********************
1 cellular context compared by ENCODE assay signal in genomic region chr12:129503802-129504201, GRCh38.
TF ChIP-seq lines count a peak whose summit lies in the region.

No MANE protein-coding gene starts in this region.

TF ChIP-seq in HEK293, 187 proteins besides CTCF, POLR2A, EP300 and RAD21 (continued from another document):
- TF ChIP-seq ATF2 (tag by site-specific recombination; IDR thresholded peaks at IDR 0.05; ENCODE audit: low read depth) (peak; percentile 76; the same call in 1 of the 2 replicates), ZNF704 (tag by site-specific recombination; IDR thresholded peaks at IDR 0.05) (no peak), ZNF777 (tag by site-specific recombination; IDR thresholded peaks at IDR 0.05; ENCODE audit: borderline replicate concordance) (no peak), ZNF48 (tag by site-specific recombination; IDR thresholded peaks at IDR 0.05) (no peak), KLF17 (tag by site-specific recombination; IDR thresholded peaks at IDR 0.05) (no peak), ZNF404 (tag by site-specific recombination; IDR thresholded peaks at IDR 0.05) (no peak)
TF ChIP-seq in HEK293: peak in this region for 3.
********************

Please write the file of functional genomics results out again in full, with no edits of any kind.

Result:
1 cellular context compared by ENCODE assay signal in genomic region chr12:129503802-129504201, GRCh38.
TF ChIP-seq lines count a peak whose summit lies in the region.

No MANE protein-coding gene starts in this region.

TF ChIP-seq in HEK293, 187 proteins besides CTCF, POLR2A, EP300 and RAD21 (continued from another document):
- TF ChIP-seq ATF2 (tag by site-specific recombination; IDR thresholded peaks at IDR 0.05; ENCODE audit: low read depth) (peak; percentile 76; the same call in 1 of the 2 replicates), ZNF704 (tag by site-specific recombination; IDR thresholded peaks at IDR 0.05) (no peak), ZNF777 (tag by site-specific recombination; IDR thresholded peaks at IDR 0.05; ENCODE audit: borderline replicate concordance) (no peak), ZNF48 (tag by site-specific recombination; IDR thresholded peaks at IDR 0.05) (no peak), KLF17 (tag by site-specific recombination; IDR thresholded peaks at IDR 0.05) (no peak), ZNF404 (tag by site-specific recombination; IDR thresholded peaks at IDR 0.05) (no peak)
TF ChIP-seq in HEK293: peak in this region for 3.